How issues with pain in patients with Lyme disease or opioid-induced constipation can be managed in a timely, efficient manner.
By the time a patient with Lyme disease is meeting with a pain specialist for their symptoms, they’re dealing with a chronic disease. It’s most important in this moment for specialists to remember that the chronic issues from the tick-borne disease are not just pain-related.
In an interview with MD Magazine®, Jeff Gudin, MD, director of Pain Management and Palliative Care at the Englewood Hospital & Medical Center in Englewood, NJ, explained that neurological symptoms are frequently reported by patients with Lyme disease seeking pain management care.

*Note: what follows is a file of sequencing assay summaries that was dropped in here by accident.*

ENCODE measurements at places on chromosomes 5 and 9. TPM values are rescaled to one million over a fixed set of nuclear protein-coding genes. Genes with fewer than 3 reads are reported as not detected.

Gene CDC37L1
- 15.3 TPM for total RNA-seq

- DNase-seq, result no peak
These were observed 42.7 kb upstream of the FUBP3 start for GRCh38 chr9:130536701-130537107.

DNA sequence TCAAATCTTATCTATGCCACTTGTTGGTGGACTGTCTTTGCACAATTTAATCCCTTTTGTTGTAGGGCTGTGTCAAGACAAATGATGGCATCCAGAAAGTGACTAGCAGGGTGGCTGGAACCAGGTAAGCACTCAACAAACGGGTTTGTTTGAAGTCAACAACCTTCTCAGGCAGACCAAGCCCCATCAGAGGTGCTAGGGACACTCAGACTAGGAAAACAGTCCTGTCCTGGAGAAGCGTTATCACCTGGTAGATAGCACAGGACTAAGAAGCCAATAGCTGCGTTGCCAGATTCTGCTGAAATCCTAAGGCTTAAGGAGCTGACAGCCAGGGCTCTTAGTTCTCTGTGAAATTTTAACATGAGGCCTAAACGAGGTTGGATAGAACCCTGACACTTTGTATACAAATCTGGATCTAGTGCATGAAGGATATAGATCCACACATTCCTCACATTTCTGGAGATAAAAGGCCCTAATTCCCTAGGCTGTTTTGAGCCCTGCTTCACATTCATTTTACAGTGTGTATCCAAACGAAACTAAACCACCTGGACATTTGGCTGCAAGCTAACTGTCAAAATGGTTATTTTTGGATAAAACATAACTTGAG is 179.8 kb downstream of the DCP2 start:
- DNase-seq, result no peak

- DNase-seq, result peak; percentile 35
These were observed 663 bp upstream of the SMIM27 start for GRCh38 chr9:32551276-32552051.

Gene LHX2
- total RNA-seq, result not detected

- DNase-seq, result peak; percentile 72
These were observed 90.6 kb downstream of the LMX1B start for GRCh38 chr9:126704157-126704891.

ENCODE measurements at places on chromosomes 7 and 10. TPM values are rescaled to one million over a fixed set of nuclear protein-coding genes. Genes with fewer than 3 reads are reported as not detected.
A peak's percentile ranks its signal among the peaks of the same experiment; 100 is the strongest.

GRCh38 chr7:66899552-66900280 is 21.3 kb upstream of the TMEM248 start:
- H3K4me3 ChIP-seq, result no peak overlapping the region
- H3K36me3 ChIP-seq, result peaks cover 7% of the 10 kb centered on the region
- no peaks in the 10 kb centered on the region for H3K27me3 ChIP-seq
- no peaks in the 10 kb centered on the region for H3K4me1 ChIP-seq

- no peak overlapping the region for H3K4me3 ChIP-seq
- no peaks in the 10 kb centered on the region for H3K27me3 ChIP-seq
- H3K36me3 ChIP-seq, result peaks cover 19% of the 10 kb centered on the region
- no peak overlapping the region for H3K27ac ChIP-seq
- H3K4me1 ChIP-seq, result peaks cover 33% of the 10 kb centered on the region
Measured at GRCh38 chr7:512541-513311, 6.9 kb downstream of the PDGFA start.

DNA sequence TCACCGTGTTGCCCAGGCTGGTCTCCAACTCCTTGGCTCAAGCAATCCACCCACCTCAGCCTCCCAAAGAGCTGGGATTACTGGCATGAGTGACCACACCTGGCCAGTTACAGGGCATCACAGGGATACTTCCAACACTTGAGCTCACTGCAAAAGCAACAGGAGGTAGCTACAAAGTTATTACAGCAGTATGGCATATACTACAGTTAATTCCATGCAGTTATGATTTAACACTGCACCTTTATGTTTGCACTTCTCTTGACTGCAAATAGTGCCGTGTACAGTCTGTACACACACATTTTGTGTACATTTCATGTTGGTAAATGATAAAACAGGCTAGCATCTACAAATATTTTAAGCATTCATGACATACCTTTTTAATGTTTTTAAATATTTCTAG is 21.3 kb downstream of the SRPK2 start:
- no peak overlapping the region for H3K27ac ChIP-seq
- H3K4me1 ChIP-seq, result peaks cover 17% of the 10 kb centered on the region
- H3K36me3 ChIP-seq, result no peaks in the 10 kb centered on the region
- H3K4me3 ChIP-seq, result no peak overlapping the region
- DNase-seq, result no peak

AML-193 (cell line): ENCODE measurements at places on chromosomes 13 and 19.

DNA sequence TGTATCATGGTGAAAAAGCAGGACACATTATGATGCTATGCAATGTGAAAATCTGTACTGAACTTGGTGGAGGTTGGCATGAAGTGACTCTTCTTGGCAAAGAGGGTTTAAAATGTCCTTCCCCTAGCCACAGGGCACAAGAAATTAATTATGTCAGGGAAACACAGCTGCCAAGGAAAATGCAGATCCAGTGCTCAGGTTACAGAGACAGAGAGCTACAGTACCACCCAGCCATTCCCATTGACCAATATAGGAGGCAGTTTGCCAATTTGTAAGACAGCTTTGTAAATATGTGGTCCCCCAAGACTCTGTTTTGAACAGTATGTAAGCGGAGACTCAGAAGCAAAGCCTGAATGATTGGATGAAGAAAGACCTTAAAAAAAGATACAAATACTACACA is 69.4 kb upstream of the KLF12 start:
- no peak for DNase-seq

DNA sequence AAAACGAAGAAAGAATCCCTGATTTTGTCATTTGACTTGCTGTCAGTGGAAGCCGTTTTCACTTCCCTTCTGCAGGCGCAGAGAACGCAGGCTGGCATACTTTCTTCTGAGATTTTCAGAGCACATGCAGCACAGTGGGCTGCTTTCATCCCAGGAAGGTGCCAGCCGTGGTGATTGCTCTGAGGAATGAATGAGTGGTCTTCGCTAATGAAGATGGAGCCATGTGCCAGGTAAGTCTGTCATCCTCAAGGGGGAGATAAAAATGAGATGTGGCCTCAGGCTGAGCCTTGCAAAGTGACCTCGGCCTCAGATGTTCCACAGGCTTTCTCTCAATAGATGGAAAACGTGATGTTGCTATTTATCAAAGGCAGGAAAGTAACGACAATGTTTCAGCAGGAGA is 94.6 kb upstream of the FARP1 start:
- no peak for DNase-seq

“A lot of times, patients will say, ‘I have this weird tingling or this weakness, or this fog’,” Gudin said. “In the early stages, you can have focal pain, but in the later stages, it’s really a neurological disease.”
Balancing the appropriate treatment regimen, for both pain management in Lyme disease and in patients with opioid-induced constipation, require an understanding of the most commonly-reported symptoms in patients, Gudin said. Sometimes the treatment is modernized—other times, it is the same as always.
“Twenty years ago in my training, I was taught to use over-the-counter stool softeners and laxatives,” Gudin said. “This week, I prescribed opioid to a patient and used stool softeners and laxatives.”